‘Kew Gardens’ by Virginia Woolf

Throughout ‘Kew Gardens’, which has been described as a modernist short story, the narrator returns to the very English flowerbed, focusing on a snail as it moves through the flowers offering a ground-level perspective of the world on a hot, July day. The story relays the unfolding of a moment or a series of moments, rather than a grand, unified narrative or plot. Flowers and shrubs and the garden are essential features in this story, but they are not named, and despite the precise descriptions they are not easily identifiable: 

From the oval-shaped flower-bed there rose perhaps a hundred stalks spreading into heart-shaped or tongue-shaped leaves half way up and unfurling at the tip red, blue or yellow petals marked with spots of colour raised upon the surface; and from the red, blue or yellow gloom of the throat emerged a straight bar, rough with gold dust and slightly clubbed at the end. The petals were voluminous enough to be stirred by the summer breeze, and when they moved, the red, blue and yellow lights passed one over the other, staining an inch of the brown earth beneath with a spot of the most intricate colour.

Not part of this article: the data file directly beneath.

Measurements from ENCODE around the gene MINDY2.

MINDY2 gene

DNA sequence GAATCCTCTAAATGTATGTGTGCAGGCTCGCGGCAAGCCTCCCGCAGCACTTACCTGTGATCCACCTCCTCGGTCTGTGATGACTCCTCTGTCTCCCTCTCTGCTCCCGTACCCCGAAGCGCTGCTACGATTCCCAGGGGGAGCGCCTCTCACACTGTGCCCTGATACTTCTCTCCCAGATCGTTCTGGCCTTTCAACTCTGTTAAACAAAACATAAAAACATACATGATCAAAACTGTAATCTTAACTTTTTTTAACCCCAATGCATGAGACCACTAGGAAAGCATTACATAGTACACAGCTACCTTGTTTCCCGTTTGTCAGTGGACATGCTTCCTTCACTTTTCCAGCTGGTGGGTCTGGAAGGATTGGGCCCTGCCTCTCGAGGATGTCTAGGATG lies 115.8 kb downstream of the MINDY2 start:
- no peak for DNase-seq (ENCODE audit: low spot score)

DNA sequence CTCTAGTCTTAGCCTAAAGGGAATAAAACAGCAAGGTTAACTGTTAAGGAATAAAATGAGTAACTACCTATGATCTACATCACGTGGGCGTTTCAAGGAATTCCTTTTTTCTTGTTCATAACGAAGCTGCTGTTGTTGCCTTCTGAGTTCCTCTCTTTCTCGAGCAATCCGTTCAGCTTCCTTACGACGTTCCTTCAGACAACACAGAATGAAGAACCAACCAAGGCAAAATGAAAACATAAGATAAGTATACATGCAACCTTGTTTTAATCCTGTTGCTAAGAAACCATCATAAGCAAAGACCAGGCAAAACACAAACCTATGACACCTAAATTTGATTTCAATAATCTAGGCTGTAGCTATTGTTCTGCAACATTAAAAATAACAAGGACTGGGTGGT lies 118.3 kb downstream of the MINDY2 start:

The narrative shifts from the flower bed to the couples walking past in turn, four couples – a husband and wife, an old and a younger man, two women, a courting couple, none of whom have much communication between them. Are the unnamed flowers supposed to signify something or are they just there as ‘real’ flowers in the environment of the story? Woolf remains elusive about this.

First published privately in 1919, and collected in Monday or Tuesday, Hogarth Press, 1921. Later collected in A Haunted House and Other Short Stories, 1944. Now available in an illustrated edition from Kew Publishing, 2016, The Mark on the Wall and Other Stories, Oxford, and Selected Stories, Penguin Classics

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